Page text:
During the epidemic, social media usage has skyrocketed Social Commerce in India. Today, Indians make up a large share of worldwide social media platform users and are a primary target market for these platforms to grow. People’s preferences, attitudes, and wants are heavily influenced by social media.
Social Commerce in India
From a simple one-on-one personal connection to a more social media-based contact catering to style, fashion, footwear and home utilities, the concept of influencers in our social circles has evolved. Social commerce in India has emerged as a result of a shift in the way people connect and are influenced. Personal and aspirational influences in society are being monetized by this new-age commerce.
What is Social Commerce?
So-called “social e-commerce” refers to the practice of selling goods and services directly on social media platforms like Twitter or Snapchat. Online networking and online commerce go hand-in-hand, as seen by the many buy and sell groups on Facebook.
Larger companies and brands who are feeling the pinch of rising client acquisition expenses and need a way to keep their most valuable consumers safe from competitors tempting them with big discounts now have a viable option in social commerce. Customers are more likely to be interested and stay with a business that has a strong social media presence.
Ways in which social commerce can take place
There are several sorts of platforms on which social commerce can take place. By including a purchase button, social media networks such as Facebook enable social commerce. In India, social resale platforms have become the primary type of social commerce. These platforms are run by free applications, and they primarily cater to the growing number of mobile users who wish to earn some additional money. App users are referred to as “resellers” in this context.
As a result of their personal social media marketing efforts, resellers can attract customers. Customers place orders on social resale applications and have them fulfilled by suppliers and delivered by their logistics partners. Indian reselling applications, on the other hand, do not have a multi-level structure and do not demand resellers to recruit other resellers beneath them.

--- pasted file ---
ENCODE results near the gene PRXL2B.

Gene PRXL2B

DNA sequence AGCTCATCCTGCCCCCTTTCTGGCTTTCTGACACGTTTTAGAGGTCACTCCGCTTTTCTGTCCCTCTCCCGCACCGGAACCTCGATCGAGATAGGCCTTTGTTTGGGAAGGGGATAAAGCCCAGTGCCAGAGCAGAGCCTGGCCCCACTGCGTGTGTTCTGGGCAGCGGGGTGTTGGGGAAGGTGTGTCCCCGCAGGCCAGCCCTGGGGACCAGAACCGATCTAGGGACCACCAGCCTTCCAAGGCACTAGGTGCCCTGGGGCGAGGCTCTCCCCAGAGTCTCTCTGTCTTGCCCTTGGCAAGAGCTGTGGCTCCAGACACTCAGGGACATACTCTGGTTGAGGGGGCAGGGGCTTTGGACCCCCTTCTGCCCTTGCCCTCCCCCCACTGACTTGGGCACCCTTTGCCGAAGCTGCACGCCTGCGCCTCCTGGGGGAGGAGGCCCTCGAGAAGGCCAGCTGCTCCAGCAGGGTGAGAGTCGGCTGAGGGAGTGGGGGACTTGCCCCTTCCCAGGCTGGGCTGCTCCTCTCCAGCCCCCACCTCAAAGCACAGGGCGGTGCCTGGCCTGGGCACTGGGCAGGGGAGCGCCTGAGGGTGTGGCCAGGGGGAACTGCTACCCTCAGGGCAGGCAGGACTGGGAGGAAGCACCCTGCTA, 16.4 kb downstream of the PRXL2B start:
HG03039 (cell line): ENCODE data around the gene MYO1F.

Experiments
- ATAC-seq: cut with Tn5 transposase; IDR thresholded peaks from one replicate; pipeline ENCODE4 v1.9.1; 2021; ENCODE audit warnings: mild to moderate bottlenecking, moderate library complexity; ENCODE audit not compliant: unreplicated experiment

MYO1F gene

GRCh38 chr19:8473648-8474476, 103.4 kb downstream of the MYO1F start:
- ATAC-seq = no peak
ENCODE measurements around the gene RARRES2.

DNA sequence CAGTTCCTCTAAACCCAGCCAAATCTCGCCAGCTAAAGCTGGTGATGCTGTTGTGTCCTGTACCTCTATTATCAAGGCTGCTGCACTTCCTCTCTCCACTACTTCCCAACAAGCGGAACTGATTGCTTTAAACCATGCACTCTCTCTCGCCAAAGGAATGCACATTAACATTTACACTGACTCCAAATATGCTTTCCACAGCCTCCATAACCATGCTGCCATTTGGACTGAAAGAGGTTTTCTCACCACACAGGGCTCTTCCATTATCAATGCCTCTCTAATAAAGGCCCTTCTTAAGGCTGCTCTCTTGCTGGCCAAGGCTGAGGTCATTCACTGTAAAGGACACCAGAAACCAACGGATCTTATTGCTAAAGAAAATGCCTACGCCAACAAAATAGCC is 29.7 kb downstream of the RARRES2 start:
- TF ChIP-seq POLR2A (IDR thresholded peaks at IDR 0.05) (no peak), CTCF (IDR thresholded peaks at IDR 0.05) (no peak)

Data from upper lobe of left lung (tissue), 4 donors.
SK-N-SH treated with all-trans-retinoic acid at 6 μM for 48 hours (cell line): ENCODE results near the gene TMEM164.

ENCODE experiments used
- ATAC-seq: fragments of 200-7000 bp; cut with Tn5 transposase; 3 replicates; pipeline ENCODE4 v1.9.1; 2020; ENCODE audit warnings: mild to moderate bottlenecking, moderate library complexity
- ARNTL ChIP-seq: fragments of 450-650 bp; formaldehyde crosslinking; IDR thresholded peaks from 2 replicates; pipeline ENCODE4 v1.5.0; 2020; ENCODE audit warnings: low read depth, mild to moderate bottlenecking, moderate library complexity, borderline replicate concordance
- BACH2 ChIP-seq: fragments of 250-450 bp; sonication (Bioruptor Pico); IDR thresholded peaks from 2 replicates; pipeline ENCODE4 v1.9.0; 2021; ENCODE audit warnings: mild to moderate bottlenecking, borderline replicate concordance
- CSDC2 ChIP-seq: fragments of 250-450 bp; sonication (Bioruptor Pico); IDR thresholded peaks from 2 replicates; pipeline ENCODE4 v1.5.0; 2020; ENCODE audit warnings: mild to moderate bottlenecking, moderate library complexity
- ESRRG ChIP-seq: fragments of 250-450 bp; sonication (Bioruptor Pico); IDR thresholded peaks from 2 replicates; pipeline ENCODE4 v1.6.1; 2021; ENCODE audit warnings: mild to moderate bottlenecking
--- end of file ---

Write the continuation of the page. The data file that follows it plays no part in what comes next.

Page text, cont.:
When it comes to starting an e-commerce firm in the Indian market, these applications have been an enormous game-changer. Many small businesses used social media to market their items before the introduction of these platforms such as handicrafts, home baking, and boutiques. But now, there is no need for a personal supply. As a result, the number of people running a social commerce firm has skyrocketed.
Prospective investors are showing an interest in this area
The cheap cost of client acquisition is a major selling point for investors in social commerce. Due to the tremendously competitive nature of the e-commerce sector, most companies are unable to compete. Because social commerce makes use of already-established social media platforms with large user bases and well-established trust-based influencers, it has the potential to dramatically reduce costs.
As Indians’ time spent online rises, so do the stakes in this market. People’s desire to start their businesses, despite their limited financial resources, is increasing as the digital way of life becomes more widespread. As a result, social commerce channels are growing increasingly popular among consumers. It also aids in overcoming one of the most significant obstacles preventing Indians from dealing online: a lack of trust. These company indicators, such as low return rates, benefit from this trust element.
In addition to helping small-scale sellers (mostly from Tier 2 cities and beyond) get on the platform and help increase sales, social commerce companies also help/incentivize them to improve catalogue management, distribution, payment management and logistics, which can further lead to a growth spurt in the sector.
Rather than relying on search-based purchasing, the next wave of online buyers is predicted to be drawn in by discovery-driven shopping via social commerce. In India, the social commerce industry is only getting started yet it already has a bright future. Social networking and internet buying come together naturally in this style of business. Indian consumers are spending more time on social media platforms than ever before, which means greater options for product discovery and tailored service.
There are more and more methods to monetize content as the appetite for it grows. There has been a long-standing focus on garments, but going forward, corporations will strive to diversify their product lines and offer a wider range of choices for resellers, including private label possibilities.